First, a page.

Uncle Fung’s Borneo Eatery is a Family Dinner

  • 08/14/2018
  • Richard Foss

By Richard Foss, Culture and Cuisine Writer

I had a delightful lunch recently while accompanied by someone who supplements his day job with income as a storyteller and comedian. He put those talents on display when his phone rang while we were waiting for our order to arrive.

“Oh, hi! Where am I? I’m having lunch at Uncle Fung’s. Yes, I did say Uncle Fung’s. He’s the one from Borneo. You may not have met him at my parties, he’s the quiet type, but really interesting once you get to know him. I don’t know which of my aunts he’s married to, but I suspect it may be both of them. Every time I ask they blush and change the subject … but how is your day?”

Listening to an accomplished liar in creative overdrive is an entrancing experience and I applauded when he ended the call, having brought a surreal moment to the person at the other end. I assume they eventually realized that almost everything said was a hoax, but there was a kernel of truth. We really were at Uncle Fung’s, a little cafe in Long Beach and Uncle Fung is from Borneo.

In case you are unclear on where that is, it’s the third largest island in the world  and most of it is the Indonesian province of Kalimantan. Borneo was visited by traders from India at least as early as the fifth century and later by Chinese merchants. The island’s cuisine fuses those traditions with native ideas and ingredients. I first experienced the cuisine at a restaurant near San Gabriel that was straightforwardly called “Borneo Kalimantan Cuisine.” I like Indonesian food and this was a variant I had never tried before – heavy on funky, fermented flavors and intensely spicy.

This past September the owners of Borneo Kalimantan opened Uncle Fung’s Borneo Eatery in Long Beach. My friend the storyteller and I raced over there as soon as we could. He had dined with me at the Alhambra restaurant and we both expected the experience here to be similar, if not identical. We looked forward to the list of arcane dishes on offer and happily braced ourselves for the anticipated blast of spice and heat.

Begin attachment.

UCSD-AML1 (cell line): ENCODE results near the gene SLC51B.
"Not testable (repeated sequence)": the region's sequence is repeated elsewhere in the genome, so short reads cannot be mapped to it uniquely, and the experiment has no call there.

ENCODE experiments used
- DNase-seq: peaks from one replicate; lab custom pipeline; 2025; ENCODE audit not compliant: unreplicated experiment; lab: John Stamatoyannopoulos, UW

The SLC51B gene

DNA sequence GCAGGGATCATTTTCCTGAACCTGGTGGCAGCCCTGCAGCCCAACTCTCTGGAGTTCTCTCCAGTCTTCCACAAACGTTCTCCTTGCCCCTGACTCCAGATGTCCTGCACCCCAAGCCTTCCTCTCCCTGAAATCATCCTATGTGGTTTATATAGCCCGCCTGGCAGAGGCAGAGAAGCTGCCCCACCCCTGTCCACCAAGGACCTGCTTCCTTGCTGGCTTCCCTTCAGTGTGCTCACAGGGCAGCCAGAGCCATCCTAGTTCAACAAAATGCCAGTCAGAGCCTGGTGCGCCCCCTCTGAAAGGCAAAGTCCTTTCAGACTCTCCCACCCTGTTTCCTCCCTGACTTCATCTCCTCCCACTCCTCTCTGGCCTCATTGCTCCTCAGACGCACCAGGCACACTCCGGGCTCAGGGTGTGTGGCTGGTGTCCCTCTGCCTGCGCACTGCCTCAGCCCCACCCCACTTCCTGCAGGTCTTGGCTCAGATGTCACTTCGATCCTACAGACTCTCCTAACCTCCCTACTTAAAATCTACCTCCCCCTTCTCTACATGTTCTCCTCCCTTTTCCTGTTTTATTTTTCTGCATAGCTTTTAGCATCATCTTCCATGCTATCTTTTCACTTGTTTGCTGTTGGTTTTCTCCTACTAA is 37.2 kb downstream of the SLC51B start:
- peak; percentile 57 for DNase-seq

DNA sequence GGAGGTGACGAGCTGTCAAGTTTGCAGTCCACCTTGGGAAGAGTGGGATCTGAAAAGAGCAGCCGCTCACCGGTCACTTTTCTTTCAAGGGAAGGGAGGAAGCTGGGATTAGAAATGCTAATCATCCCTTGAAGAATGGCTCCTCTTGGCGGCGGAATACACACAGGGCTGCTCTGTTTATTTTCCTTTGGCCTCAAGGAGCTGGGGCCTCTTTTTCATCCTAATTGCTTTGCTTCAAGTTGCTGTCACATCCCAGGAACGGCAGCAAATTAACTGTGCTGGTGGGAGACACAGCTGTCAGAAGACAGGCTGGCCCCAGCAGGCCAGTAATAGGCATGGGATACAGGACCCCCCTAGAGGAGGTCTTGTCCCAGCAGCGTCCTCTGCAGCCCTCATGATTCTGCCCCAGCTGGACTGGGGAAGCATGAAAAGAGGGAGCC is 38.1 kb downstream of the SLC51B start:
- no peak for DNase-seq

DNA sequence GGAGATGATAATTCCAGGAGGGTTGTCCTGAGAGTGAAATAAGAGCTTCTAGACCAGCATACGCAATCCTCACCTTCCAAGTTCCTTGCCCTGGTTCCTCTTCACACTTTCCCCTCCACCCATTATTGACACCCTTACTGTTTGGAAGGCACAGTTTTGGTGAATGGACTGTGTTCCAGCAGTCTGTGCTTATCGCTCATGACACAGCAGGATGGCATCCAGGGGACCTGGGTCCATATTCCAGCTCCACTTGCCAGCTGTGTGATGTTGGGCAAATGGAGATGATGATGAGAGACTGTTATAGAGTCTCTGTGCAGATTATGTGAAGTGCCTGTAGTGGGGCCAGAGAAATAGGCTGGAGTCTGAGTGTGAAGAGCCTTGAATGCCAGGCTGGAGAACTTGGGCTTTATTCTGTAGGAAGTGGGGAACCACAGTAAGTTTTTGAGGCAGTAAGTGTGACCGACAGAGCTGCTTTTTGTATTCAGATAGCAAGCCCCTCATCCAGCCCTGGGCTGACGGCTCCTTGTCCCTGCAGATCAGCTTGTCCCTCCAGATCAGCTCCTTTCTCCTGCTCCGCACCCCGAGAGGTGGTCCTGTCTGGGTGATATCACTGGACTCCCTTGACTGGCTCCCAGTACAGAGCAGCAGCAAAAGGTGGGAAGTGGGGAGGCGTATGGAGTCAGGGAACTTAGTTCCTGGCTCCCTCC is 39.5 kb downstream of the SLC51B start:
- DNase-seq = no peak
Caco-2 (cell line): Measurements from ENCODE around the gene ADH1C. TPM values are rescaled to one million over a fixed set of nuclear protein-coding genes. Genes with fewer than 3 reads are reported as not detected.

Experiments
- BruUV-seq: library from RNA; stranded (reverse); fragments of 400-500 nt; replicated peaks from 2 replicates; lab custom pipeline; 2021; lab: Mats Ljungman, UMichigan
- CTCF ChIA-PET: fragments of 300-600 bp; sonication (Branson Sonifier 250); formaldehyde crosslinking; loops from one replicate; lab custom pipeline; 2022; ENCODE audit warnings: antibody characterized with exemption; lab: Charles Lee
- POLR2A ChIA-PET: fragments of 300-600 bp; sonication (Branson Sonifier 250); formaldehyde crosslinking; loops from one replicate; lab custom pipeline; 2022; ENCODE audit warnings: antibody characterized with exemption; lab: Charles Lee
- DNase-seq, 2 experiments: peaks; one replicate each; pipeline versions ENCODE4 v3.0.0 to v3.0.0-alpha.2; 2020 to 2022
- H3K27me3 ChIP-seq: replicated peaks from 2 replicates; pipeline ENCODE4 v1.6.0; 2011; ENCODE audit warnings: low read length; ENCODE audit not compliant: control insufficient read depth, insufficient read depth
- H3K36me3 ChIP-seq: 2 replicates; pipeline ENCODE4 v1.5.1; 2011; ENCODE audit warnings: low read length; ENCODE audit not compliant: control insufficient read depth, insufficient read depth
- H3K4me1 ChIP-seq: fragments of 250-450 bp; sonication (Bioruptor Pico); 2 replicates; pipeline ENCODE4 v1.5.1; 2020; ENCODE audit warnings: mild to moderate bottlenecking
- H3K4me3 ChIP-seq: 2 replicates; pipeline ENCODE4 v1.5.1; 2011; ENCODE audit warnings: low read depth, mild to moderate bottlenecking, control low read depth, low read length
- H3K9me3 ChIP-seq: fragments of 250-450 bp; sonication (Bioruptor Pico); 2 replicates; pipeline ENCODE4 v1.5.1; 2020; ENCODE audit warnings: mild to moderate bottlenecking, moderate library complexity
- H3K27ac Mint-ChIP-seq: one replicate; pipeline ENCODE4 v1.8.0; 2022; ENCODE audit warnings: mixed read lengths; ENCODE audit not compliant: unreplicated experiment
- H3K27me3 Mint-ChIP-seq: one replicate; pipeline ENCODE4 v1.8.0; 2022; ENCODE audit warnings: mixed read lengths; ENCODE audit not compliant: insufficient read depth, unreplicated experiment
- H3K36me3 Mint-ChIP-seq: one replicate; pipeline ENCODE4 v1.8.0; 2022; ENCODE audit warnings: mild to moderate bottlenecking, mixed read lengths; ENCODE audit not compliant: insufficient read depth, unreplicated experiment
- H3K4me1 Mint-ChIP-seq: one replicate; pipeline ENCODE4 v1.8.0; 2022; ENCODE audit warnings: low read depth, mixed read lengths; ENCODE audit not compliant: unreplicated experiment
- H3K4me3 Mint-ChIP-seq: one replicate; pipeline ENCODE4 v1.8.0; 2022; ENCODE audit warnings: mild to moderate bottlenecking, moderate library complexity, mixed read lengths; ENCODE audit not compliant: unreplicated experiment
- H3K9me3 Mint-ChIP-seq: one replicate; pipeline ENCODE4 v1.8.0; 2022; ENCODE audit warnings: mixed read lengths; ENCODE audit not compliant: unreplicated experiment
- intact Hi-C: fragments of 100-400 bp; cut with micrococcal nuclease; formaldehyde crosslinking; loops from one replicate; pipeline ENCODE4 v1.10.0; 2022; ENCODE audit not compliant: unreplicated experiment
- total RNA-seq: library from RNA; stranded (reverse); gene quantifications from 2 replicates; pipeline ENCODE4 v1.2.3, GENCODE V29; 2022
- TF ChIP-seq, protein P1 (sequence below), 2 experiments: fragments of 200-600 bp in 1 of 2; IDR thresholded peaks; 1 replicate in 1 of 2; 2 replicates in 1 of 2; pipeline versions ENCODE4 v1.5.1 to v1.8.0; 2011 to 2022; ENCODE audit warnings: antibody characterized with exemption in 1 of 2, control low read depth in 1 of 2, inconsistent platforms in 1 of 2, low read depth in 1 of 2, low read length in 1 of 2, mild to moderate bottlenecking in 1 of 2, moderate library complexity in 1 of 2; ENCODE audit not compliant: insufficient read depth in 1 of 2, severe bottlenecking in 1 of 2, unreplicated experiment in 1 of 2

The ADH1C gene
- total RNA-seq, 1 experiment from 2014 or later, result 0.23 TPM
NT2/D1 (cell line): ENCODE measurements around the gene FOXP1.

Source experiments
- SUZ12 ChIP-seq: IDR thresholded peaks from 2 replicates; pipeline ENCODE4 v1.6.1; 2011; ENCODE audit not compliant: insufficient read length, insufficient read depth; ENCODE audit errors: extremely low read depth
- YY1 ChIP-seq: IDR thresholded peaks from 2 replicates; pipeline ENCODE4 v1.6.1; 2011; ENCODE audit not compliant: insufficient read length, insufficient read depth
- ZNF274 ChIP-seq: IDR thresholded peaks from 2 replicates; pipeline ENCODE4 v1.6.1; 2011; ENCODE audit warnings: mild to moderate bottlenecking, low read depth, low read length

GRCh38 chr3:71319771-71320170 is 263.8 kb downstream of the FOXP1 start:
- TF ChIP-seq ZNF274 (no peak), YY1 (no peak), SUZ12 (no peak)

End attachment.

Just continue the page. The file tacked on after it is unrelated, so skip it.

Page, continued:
Our expectations were confounded the moment we got a look at the menu. It was far more limited than the one in Alhambra, although our server was quick to point out that the restaurant was new and they planned to expand the menu. We were more confused by the fact that most of the items were Singaporean, a cuisine that is related but significantly milder. After considering the location in a shopping center across the street from the medical center and Cal State Long Beach, the strategy became obvious: appeal to students from all over the region as well as adventurous outsiders rather than exclusively to Indonesian expats. This obviously works, as on both visits I saw a steady stream of young Asians, many in scrubs that suggest that they’re on a quick break from their health care duties. The room was full of a happy chatter in multiple languages as a stream of plates and bowls headed to tables.

We decided to start with roti prata, fresh flatbread with curry sauce for dipping, and gado gado, the Indonesian salad that includes both raw and pickled vegetables with fried tofu. Roti is often mistaken for Indian naan bread but is completely different, since naan dough contains yoghurt and is baked, while roti is a layered whole wheat dough that is fried. Good roti comes out of the kitchen buttery and flaky, which makes it wonderful with a dipping sauce. The accompanying curry was thick and yellowish orange, very fragrant but not particularly hot. Roti with curry is a traditional light breakfast across South Asia and the version here shows why.

Gado gado is peculiar to Indonesia, a salad made with tofu, bean sprouts, briefly cooked green beans, cabbage, and other vegetables served with a hardboiled egg and topped with a peanut-based dressing. Depending on where you are in Indonesia that dressing can go from fairly bland to quite spicy, but it always includes hints of sweetness from palm sugar and some garlic and ginger. The version here was not at all hot, though it was topped with fried shallots and crisped garlic granules so there were layers of flavor and texture.